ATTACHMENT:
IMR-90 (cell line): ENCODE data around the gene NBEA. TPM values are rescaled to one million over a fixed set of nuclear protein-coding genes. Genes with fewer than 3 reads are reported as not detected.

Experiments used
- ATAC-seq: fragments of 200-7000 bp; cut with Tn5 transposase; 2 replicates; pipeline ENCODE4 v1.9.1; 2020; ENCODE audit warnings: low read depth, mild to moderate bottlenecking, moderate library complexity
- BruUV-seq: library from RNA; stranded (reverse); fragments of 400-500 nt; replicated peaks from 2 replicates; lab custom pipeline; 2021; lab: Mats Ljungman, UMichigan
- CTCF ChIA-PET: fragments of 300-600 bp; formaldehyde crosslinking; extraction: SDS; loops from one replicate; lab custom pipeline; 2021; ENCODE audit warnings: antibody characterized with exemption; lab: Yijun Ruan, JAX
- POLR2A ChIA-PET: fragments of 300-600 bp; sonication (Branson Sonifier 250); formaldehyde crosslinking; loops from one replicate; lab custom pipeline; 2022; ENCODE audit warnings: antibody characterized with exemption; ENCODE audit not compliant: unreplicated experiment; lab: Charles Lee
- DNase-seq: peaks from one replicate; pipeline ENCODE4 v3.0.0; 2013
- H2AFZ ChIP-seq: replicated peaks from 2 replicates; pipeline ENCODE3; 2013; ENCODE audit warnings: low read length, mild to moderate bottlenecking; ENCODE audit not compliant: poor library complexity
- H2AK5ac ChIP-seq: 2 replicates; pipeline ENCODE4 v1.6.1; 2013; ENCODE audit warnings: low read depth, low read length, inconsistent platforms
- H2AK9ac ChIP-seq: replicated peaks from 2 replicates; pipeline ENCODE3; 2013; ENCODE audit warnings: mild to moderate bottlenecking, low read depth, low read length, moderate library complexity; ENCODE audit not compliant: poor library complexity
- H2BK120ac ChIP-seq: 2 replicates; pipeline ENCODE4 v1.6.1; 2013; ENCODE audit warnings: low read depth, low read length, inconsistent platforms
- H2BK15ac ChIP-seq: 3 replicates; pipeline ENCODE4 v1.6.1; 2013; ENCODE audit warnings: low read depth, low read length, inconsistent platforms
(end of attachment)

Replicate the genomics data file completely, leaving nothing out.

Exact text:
IMR-90 (cell line): ENCODE data around the gene NBEA. TPM values are rescaled to one million over a fixed set of nuclear protein-coding genes. Genes with fewer than 3 reads are reported as not detected.

Experiments used
- ATAC-seq: fragments of 200-7000 bp; cut with Tn5 transposase; 2 replicates; pipeline ENCODE4 v1.9.1; 2020; ENCODE audit warnings: low read depth, mild to moderate bottlenecking, moderate library complexity
- BruUV-seq: library from RNA; stranded (reverse); fragments of 400-500 nt; replicated peaks from 2 replicates; lab custom pipeline; 2021; lab: Mats Ljungman, UMichigan
- CTCF ChIA-PET: fragments of 300-600 bp; formaldehyde crosslinking; extraction: SDS; loops from one replicate; lab custom pipeline; 2021; ENCODE audit warnings: antibody characterized with exemption; lab: Yijun Ruan, JAX
- POLR2A ChIA-PET: fragments of 300-600 bp; sonication (Branson Sonifier 250); formaldehyde crosslinking; loops from one replicate; lab custom pipeline; 2022; ENCODE audit warnings: antibody characterized with exemption; ENCODE audit not compliant: unreplicated experiment; lab: Charles Lee
- DNase-seq: peaks from one replicate; pipeline ENCODE4 v3.0.0; 2013
- H2AFZ ChIP-seq: replicated peaks from 2 replicates; pipeline ENCODE3; 2013; ENCODE audit warnings: low read length, mild to moderate bottlenecking; ENCODE audit not compliant: poor library complexity
- H2AK5ac ChIP-seq: 2 replicates; pipeline ENCODE4 v1.6.1; 2013; ENCODE audit warnings: low read depth, low read length, inconsistent platforms
- H2AK9ac ChIP-seq: replicated peaks from 2 replicates; pipeline ENCODE3; 2013; ENCODE audit warnings: mild to moderate bottlenecking, low read depth, low read length, moderate library complexity; ENCODE audit not compliant: poor library complexity
- H2BK120ac ChIP-seq: 2 replicates; pipeline ENCODE4 v1.6.1; 2013; ENCODE audit warnings: low read depth, low read length, inconsistent platforms
- H2BK15ac ChIP-seq: 3 replicates; pipeline ENCODE4 v1.6.1; 2013; ENCODE audit warnings: low read depth, low read length, inconsistent platforms